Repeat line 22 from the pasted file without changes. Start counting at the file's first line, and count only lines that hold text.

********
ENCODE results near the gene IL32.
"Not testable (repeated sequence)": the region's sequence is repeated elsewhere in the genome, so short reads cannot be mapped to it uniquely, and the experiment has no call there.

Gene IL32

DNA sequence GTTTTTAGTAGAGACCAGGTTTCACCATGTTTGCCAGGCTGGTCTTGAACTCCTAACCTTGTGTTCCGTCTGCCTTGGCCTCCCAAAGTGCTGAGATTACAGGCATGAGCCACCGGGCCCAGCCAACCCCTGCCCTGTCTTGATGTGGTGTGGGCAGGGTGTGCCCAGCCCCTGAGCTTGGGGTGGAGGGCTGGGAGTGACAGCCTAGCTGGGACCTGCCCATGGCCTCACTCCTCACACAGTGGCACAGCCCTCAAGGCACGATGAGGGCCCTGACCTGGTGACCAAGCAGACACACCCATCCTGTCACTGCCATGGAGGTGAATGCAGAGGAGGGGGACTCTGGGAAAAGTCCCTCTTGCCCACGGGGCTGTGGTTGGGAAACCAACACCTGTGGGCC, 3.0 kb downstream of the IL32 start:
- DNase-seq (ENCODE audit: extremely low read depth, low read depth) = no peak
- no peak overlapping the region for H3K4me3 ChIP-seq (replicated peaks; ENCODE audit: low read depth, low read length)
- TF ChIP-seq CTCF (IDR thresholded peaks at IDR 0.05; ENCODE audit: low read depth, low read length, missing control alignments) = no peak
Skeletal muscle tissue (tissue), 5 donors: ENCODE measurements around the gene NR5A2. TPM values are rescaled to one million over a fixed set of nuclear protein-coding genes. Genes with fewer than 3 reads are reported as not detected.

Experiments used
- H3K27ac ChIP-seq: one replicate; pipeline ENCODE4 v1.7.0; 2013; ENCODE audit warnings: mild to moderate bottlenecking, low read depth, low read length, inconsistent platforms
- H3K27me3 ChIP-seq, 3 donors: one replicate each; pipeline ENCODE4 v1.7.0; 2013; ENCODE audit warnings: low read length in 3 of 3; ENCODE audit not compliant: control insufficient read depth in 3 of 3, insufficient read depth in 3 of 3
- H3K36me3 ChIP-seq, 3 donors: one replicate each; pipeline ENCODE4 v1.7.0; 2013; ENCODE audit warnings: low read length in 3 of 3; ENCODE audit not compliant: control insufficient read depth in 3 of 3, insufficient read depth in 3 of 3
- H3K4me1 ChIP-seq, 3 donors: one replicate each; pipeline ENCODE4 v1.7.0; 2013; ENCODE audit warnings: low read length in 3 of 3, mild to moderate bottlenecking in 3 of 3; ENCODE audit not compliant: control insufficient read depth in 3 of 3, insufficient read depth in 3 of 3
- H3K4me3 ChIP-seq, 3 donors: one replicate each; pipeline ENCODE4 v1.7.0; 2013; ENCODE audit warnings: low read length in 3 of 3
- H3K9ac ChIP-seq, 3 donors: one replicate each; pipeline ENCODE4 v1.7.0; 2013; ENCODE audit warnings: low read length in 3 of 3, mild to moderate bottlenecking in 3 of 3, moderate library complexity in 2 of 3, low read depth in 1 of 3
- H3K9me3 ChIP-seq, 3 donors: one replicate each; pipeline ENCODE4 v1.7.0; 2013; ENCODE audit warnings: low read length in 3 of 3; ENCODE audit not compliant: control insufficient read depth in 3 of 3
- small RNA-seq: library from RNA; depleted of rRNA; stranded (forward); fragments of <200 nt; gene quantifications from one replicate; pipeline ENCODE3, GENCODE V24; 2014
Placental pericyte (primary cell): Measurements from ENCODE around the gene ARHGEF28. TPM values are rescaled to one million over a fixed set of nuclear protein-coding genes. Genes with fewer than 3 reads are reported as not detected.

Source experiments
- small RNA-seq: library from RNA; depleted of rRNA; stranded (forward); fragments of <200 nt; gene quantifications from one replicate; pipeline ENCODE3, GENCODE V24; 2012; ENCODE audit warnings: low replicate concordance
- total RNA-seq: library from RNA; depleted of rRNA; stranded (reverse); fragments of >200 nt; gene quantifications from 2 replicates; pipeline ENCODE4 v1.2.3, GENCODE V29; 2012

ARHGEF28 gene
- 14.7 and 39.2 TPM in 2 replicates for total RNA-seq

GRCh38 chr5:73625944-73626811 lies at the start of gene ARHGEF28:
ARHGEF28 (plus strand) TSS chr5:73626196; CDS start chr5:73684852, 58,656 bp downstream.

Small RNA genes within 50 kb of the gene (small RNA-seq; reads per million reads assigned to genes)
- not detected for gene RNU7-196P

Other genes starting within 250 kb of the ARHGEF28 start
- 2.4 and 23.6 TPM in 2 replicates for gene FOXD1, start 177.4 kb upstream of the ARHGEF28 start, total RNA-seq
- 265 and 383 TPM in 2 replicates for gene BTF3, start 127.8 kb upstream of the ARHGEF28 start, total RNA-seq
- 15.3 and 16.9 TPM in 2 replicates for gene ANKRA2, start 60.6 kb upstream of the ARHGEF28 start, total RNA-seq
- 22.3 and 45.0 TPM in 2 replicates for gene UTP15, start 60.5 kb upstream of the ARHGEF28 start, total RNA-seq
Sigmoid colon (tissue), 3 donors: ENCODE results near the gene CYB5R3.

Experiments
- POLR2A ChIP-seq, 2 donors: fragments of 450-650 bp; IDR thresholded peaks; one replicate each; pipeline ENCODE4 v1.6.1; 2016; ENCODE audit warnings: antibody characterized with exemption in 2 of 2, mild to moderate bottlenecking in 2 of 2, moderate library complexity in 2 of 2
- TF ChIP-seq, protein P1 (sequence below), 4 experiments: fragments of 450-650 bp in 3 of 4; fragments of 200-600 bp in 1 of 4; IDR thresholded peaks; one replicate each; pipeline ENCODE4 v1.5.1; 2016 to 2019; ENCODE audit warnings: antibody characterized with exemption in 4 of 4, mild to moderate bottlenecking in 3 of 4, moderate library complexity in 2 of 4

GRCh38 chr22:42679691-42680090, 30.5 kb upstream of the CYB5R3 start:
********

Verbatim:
ARHGEF28 gene